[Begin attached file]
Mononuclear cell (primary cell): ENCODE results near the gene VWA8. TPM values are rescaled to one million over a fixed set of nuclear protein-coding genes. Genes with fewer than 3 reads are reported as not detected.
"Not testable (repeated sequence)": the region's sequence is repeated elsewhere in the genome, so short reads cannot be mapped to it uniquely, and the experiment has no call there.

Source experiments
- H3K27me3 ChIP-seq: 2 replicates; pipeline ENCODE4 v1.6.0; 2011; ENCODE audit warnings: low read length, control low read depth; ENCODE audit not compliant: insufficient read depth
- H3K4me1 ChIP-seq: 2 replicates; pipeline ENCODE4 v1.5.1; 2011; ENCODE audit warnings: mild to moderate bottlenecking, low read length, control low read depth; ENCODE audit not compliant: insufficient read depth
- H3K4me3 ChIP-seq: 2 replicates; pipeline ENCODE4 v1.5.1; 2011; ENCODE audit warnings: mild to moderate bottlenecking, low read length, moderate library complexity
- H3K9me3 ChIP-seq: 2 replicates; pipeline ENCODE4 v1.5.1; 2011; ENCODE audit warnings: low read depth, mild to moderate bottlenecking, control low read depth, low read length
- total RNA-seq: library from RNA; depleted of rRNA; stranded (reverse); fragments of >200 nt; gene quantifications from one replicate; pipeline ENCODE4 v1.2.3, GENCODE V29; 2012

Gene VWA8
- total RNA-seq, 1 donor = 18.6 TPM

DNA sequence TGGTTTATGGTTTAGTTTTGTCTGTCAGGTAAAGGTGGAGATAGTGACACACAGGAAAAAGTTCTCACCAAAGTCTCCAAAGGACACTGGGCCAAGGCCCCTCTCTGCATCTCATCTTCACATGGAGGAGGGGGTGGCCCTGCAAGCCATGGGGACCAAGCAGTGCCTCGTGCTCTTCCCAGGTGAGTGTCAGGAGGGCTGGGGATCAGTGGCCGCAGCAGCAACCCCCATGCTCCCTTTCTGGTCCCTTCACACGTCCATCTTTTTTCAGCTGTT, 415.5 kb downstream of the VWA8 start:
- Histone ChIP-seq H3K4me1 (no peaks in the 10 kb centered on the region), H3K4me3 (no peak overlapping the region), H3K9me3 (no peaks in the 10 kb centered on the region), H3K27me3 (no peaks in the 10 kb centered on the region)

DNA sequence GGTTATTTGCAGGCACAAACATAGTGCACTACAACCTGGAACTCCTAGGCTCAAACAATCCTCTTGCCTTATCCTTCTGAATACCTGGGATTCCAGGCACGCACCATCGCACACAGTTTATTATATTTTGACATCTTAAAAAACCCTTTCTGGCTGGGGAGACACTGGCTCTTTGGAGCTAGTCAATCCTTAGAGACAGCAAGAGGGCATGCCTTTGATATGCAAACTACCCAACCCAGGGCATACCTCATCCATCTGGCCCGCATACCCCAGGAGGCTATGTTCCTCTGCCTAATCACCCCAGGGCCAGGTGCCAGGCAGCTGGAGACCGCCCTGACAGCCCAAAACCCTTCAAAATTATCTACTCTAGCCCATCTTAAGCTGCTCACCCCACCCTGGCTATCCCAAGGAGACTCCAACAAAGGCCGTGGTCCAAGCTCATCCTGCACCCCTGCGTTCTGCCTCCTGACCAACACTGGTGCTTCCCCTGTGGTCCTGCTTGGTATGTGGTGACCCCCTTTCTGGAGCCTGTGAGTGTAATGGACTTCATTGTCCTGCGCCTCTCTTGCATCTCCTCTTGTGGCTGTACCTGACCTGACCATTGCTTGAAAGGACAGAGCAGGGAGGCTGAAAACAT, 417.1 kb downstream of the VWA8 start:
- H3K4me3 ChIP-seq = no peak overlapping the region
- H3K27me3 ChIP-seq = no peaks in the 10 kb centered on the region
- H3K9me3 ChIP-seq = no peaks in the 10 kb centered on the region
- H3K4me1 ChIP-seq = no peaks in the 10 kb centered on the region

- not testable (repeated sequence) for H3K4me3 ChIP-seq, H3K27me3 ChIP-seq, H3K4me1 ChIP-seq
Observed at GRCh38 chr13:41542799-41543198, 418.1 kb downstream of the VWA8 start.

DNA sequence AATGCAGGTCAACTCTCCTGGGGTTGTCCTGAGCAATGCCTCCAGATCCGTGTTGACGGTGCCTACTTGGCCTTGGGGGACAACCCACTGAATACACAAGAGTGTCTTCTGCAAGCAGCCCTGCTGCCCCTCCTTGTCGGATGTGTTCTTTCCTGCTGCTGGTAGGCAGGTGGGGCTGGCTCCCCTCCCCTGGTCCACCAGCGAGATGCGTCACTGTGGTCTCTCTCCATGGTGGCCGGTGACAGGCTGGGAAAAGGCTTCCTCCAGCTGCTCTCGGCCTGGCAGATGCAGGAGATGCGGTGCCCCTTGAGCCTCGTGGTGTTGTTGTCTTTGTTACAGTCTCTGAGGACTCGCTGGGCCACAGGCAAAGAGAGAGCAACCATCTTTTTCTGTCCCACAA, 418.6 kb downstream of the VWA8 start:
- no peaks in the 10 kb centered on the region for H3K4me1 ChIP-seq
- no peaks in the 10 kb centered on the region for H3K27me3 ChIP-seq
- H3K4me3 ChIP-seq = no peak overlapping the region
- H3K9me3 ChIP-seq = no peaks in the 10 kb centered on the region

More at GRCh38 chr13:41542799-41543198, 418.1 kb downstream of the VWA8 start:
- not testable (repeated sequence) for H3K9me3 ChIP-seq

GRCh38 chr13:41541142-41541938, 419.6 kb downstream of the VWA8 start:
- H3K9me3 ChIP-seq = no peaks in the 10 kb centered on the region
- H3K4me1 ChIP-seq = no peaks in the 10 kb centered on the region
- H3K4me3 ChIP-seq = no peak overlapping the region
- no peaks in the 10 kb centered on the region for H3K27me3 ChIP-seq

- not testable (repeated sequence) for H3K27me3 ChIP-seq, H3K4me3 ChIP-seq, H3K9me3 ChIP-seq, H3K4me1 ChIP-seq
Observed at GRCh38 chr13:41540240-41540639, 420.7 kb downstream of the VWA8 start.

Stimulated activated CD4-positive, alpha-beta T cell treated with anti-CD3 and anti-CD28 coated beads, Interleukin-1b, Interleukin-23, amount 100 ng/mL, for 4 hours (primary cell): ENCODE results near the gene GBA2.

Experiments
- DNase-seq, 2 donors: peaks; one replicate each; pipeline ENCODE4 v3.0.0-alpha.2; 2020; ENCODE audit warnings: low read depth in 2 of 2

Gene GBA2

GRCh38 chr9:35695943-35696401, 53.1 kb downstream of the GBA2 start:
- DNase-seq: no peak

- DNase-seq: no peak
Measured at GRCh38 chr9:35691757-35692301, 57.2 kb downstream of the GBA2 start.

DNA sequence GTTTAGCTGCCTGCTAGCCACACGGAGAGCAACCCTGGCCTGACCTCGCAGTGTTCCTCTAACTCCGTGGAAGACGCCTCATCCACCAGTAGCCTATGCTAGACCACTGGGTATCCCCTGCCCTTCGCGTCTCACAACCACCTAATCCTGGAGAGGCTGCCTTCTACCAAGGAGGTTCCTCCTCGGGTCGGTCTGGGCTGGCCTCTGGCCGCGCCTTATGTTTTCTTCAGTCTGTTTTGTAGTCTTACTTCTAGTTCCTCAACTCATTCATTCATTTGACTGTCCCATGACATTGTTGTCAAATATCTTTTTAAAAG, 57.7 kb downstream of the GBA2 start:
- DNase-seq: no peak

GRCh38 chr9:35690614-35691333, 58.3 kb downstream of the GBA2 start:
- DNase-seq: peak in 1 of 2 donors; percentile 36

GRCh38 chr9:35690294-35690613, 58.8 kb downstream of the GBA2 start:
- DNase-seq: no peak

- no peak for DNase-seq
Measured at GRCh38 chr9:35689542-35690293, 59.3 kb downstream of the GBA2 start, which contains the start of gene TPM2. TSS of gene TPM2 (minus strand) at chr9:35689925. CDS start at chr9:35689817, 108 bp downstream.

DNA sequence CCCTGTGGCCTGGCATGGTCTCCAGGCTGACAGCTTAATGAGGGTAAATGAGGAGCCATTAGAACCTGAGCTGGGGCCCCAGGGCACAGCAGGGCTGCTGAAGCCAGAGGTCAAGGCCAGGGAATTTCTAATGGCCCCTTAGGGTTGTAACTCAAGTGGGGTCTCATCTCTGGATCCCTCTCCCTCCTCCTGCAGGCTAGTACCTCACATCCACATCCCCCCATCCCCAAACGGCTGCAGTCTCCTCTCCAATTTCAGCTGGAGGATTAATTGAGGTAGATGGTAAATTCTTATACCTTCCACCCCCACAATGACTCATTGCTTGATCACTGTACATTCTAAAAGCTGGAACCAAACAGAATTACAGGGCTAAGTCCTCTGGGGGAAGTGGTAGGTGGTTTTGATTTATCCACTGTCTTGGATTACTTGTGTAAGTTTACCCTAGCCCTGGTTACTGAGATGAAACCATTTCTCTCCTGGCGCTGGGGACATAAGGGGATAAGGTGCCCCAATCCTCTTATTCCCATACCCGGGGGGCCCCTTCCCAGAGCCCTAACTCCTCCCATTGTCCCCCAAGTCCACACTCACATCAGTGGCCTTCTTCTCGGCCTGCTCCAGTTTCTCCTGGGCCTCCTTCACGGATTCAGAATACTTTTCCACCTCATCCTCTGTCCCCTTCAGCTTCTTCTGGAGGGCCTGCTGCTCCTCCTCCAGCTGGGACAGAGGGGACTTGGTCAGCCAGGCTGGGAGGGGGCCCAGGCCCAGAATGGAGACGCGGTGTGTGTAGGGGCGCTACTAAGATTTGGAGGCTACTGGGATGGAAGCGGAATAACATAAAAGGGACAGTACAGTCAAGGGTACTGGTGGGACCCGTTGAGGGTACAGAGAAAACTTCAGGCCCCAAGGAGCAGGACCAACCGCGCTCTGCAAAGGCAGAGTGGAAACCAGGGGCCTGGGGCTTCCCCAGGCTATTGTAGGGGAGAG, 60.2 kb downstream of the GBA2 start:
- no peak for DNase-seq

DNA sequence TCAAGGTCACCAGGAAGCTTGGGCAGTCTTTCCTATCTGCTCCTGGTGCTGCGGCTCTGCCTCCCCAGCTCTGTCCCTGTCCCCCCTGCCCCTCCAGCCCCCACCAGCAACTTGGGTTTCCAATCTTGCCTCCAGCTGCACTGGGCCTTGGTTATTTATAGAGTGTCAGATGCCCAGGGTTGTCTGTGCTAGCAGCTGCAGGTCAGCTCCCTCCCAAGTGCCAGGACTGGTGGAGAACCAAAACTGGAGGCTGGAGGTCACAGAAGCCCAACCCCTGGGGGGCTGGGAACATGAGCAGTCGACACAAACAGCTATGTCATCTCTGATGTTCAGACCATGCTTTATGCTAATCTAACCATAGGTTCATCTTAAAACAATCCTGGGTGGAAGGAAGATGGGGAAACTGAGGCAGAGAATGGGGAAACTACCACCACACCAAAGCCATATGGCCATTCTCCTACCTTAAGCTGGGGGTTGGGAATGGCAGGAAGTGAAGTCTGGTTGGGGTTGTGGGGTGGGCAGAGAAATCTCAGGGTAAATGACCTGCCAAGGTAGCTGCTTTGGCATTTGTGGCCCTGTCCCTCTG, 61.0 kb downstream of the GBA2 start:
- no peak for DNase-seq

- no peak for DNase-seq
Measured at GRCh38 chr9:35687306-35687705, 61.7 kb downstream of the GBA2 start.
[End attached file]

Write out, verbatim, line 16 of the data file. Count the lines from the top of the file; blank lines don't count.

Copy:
- H3K9me3 ChIP-seq = no peaks in the 10 kb centered on the region